James continues his thoughts by saying that where envy and self-seeking exist, confusion and every evil thing is there. These are symptoms that should tell us we have turned the wrong corner and brotherly peace has vacated a congregation of Christians. We need to (1) be watchful of these symptoms, (2) have the ability to step back from the situation, and (3) clear things up when we see these terrible circumstances developing. Nevertheless, James hits the heart of the matter in verse 17. He makes it a point to emphasize that God's wisdom is FIRST PURE. Before anything else, it must be pure- free from defilement, without contamination! Then it can be peaceable, gentle, willing to yield, full of mercy and good fruits. Too often, the press is for compromise in order to protect the peace of the church. If compromise is possible without compromising truth, great! Yet, if the question that stirred the controversy is about doctrine, it must be resolved for truth. The purity of God's word must be upheld. Compromise, no matter what the gain, can never be at the expense of God's word. Unfortunately, the course of healthy debate must run its course until things are hammered out over the anvil of truth. This whole process must be accomplished without partiality and without hypocrisy.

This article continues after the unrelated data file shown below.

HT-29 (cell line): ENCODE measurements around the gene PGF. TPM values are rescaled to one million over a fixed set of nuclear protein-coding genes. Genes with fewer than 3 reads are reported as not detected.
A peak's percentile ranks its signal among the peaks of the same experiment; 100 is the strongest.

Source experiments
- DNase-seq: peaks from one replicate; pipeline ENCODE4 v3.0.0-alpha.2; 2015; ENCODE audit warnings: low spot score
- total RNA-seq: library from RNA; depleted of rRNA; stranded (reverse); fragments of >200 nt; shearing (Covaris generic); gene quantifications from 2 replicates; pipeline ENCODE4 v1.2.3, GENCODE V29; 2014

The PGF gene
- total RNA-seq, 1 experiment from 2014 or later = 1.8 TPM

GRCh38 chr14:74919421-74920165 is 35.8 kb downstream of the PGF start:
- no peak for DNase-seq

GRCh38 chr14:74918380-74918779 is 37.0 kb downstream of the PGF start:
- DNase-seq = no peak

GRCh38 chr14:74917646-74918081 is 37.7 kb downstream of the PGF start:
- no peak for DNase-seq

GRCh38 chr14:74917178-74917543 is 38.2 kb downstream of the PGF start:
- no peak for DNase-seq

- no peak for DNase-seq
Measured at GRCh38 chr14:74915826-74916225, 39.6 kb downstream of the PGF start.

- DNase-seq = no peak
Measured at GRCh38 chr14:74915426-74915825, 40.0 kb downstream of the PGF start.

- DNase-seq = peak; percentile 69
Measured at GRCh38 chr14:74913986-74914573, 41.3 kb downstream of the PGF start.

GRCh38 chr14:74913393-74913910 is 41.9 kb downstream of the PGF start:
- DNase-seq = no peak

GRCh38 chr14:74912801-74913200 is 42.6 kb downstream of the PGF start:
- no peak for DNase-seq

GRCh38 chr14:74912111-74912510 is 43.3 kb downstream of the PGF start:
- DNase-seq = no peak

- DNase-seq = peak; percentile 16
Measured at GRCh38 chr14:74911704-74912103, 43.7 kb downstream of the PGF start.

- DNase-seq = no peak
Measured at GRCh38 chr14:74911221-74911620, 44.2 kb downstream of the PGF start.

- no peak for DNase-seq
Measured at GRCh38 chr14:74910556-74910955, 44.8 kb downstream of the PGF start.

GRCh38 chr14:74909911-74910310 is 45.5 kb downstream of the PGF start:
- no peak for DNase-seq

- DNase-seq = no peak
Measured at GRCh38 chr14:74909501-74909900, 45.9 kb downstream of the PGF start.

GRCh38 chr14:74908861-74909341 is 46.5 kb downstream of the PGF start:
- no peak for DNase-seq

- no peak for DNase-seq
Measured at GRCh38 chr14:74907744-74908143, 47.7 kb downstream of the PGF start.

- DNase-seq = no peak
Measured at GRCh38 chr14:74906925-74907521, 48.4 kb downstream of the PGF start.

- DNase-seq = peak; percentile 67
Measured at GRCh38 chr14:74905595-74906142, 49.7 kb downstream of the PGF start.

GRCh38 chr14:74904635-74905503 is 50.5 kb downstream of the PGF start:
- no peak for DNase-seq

When it is all said and done, James expresses the reward of true peace amongst brethren when he says, "Now the fruit of righteousness is sown in peace by those who make peace." Easier said than done? Perhaps! Is it worth cultivating the attitudes that bring about these fruits? If you have ever been part of a church in turmoil, I sincerely believe you will whole-heartedly agree!

By Jonathan L. Perz
From Expository Files 6.2; February 1999